Cultural & Historical Significance of Bodies of Water

Instructor: Christopher Muscato

Chris has a master's degree in history and teaches at the University of Northern Colorado.

Major bodies of water have shaped human history time and time again. In this lesson, we'll cover a few of the major ways that this has happened, and consider the ways that water can still influence our lives.


Water is cool. It is the second most common molecule in the world, it has the power to hold itself together and it's one of the only liquids that expands when it freezes. Most of the world is water. Most of your body is water. Water is awesome, and unsurprisingly, water has played a major role in world history. This is especially true of large bodies of water, which have had the power to transform our lives for millennia. We're obsessed with water. I guess you could call us a world of aquaholics.

Water and Resources

So, why have bodies of water made such an impact on human lives? Let's start with one of the most obvious reasons: we need water to survive. Access to water is essential to life, and therefore population growth required substantial amounts of water. Around the world, the first settled civilizations developed in areas where bodies of fresh water made population growth possible. In the Middle East it was the Tigris and Euphrates Rivers, in Africa it was the Nile River, Asia had the Yellow and Yangtze Rivers, in India the Indus River proved instrumental, in Mexico it was the mountain lakes of Central Mexico and in South America the mountain lakes of the Andes provided the necessary waters.

Asides from the water itself, large bodies of water contain resources vital to human societies. Fish and shellfish have been unbelievably important resources for many human civilizations because they are very high in protein and vitamins that benefit human development. In fact, there are some archeologists who believe that humans evolved based on a diet of fish, simply because of how much protein is needed to form our larger brains. This theory is not accepted by all, but no one can deny that many human populations have settled near large bodies of water for the access to abundant marine resources.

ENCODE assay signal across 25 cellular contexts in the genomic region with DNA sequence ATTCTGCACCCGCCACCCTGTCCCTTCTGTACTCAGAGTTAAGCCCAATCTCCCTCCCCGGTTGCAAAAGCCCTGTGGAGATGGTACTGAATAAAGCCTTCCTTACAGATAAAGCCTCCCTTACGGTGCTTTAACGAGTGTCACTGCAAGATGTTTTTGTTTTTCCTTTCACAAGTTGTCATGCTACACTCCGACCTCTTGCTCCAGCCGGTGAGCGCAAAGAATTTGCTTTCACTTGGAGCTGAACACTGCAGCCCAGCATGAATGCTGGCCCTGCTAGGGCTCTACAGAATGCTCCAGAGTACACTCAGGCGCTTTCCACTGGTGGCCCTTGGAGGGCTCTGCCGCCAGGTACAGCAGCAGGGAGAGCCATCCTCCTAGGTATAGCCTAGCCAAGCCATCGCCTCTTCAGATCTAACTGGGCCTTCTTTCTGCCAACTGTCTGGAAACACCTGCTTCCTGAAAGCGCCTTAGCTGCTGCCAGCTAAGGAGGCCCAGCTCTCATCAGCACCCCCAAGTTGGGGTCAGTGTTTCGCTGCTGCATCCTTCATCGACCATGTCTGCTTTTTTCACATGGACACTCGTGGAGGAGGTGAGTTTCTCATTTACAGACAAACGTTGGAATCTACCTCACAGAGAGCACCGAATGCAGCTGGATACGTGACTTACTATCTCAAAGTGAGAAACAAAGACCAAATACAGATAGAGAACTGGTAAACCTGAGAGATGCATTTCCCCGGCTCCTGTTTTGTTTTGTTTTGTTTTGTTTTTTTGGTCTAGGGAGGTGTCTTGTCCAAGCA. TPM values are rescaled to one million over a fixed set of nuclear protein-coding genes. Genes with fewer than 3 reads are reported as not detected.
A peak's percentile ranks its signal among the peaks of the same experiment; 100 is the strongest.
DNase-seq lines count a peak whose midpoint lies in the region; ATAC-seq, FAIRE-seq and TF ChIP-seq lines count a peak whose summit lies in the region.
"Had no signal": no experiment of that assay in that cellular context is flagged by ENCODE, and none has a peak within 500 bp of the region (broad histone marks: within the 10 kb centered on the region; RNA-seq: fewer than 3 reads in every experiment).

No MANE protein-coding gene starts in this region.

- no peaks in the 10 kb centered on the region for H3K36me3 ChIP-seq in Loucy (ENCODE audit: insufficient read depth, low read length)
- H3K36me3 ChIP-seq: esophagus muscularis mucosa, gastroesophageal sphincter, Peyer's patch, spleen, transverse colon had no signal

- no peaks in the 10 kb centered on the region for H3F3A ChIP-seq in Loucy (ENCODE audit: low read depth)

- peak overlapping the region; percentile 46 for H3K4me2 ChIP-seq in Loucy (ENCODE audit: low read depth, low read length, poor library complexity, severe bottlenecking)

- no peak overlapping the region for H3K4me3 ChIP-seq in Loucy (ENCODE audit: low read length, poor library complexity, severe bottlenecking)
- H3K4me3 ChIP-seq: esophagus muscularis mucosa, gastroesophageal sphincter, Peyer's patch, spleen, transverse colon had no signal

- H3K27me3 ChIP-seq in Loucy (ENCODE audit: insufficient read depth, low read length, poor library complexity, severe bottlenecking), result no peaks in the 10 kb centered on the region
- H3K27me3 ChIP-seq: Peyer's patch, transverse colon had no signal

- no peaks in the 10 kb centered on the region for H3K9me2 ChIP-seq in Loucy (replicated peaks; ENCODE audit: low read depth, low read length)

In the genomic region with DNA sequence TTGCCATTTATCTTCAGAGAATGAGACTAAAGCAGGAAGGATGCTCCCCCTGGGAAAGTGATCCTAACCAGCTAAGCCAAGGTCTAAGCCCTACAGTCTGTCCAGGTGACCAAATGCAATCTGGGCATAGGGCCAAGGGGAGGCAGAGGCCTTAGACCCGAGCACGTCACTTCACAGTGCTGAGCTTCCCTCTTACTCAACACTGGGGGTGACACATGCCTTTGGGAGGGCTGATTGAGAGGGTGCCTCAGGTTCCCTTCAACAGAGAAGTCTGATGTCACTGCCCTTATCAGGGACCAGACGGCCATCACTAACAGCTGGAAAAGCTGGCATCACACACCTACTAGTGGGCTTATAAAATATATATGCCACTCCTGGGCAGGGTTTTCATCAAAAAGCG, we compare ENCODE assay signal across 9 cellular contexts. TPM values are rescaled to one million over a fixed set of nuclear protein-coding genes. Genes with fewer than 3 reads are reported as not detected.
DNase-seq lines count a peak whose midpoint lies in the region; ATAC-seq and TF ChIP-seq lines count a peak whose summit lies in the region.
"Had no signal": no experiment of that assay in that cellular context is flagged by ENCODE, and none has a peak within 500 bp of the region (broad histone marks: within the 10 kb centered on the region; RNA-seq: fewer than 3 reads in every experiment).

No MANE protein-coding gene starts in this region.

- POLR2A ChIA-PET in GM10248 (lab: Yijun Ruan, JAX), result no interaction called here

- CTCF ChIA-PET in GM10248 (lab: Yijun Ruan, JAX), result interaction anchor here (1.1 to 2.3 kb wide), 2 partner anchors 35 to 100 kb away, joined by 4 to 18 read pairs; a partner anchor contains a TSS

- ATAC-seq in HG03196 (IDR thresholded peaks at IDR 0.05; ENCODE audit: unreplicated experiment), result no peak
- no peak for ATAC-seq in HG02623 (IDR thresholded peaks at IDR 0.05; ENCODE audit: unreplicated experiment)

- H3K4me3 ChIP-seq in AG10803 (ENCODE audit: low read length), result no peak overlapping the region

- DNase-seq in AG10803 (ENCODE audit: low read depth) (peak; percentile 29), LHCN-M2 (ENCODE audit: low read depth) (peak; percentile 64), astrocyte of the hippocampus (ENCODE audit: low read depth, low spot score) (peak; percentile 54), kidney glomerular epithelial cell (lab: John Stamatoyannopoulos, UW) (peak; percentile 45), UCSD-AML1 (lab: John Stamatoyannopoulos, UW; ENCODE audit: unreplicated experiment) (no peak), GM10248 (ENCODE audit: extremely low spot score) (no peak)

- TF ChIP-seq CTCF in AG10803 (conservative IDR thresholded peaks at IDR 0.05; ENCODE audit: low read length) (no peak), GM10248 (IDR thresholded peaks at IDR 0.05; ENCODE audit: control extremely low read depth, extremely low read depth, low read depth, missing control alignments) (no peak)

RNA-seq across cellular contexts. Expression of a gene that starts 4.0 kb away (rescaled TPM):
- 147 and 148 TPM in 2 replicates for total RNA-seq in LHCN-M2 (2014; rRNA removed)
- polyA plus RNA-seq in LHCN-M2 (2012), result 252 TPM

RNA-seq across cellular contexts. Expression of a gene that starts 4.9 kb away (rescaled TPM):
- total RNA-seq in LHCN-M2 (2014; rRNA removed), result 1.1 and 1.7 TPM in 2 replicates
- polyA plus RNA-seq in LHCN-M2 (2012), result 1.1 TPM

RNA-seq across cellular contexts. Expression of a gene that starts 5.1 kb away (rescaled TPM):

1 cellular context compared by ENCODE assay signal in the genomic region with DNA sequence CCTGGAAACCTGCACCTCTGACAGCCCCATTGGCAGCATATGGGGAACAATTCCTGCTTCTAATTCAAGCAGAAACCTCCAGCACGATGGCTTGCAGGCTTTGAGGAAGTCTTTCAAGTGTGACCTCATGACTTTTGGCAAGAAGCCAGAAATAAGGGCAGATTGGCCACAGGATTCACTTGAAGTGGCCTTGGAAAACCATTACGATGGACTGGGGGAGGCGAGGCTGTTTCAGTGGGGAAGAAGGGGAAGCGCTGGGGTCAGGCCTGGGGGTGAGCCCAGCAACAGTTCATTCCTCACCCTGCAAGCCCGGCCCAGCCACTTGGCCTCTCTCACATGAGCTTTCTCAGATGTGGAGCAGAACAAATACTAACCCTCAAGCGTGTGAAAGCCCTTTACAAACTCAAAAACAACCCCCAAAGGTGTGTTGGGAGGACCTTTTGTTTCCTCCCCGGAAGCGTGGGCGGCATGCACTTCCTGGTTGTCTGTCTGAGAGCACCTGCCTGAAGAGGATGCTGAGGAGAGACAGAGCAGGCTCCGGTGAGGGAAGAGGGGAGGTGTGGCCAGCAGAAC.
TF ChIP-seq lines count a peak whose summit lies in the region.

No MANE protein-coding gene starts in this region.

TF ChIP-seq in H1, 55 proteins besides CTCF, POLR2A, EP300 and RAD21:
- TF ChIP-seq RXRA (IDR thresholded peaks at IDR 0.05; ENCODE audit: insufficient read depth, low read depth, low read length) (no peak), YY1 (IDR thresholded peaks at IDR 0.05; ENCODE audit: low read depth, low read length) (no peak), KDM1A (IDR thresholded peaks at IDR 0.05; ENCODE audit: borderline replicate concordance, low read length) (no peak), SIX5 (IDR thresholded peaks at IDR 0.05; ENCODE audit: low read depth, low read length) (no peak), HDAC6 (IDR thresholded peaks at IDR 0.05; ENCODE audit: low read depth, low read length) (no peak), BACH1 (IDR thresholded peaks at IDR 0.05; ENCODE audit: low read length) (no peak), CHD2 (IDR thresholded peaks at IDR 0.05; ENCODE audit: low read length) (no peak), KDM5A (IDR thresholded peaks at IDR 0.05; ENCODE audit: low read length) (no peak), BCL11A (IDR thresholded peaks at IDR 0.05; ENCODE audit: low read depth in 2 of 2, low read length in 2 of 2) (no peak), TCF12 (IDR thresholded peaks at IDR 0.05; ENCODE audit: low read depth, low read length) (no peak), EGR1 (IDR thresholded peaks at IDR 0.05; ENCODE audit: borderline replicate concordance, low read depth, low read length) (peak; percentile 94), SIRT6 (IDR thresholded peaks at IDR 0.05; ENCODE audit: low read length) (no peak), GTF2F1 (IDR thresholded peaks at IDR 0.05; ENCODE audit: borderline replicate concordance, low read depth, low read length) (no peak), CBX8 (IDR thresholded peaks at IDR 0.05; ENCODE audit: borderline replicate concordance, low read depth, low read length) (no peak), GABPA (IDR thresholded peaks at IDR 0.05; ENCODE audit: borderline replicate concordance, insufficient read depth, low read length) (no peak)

Fishing scene from an Egyptian tomb

Travel and Trade

Large bodies of water have also influenced human societies in other ways. Did you know that up through the middle of the 19th century, it was quicker to sail all the way around the Americas than to travel from New York to Los Angeles over land? Water transportation is much more efficient, something that early peoples discovered millennia ago. You can transport larger things on water and over greater distances. It's no surprise then that some of the world's first trade economies were developed around water.

Places like the Mediterranean Sea and Indian Ocean were filled with ancient maritime traders that sailed along the coastline. Sailing technology let people travel further, coming into contact with more and more people. As a result, ideas, cultures, money, and products from around the world have been able to interact and influence each other. You may have heard of the Silk Roads- the famous trade routes between Asia and Europe. Did you know that there were also sea-based trade routes? Most trade between Asia and Europe actually came along the coasts, from China to India and then up the Red Sea into the Mediterranean.

Clearly, access to water was influential toglobal trade systems. Unfortunately, this means that landlocked nations are at a disadvantage. We can see the implications of this in places like Russia. Russia has access to water, but it's mostly ice. So, the 17th-century Russian emperor Peter the Great devoted his life to gaining access to a warm water port, one which would never freeze over. He was not ultimately successful, but for the next few centuries Russian constantly equated their ability to succeed as a modern nation with their ability to gain control of a warm water port. Later Russian aggression and expansion into Eastern Europe was justified almost entirely on that premise.

Peter the Great

Separation and Protection

That brings us to another historical use of water. Water creates a physical boundary between people, which can be very helpful when trying to keep enemies at bay (pun intended). This is one reason that many major cities around the world are built near water. One great place to look is in the center of a major world empire: the Aztecs. The Aztec Empire was based out of Tenochtitlán, a massive city built on a lake and today the center of Mexico City. The only ways in or out were a series of drawbridges. As the Spanish conquistadors learned in 1521, Tenochtitlan was not easy to get into, and once you were there you might find yourself trapped.

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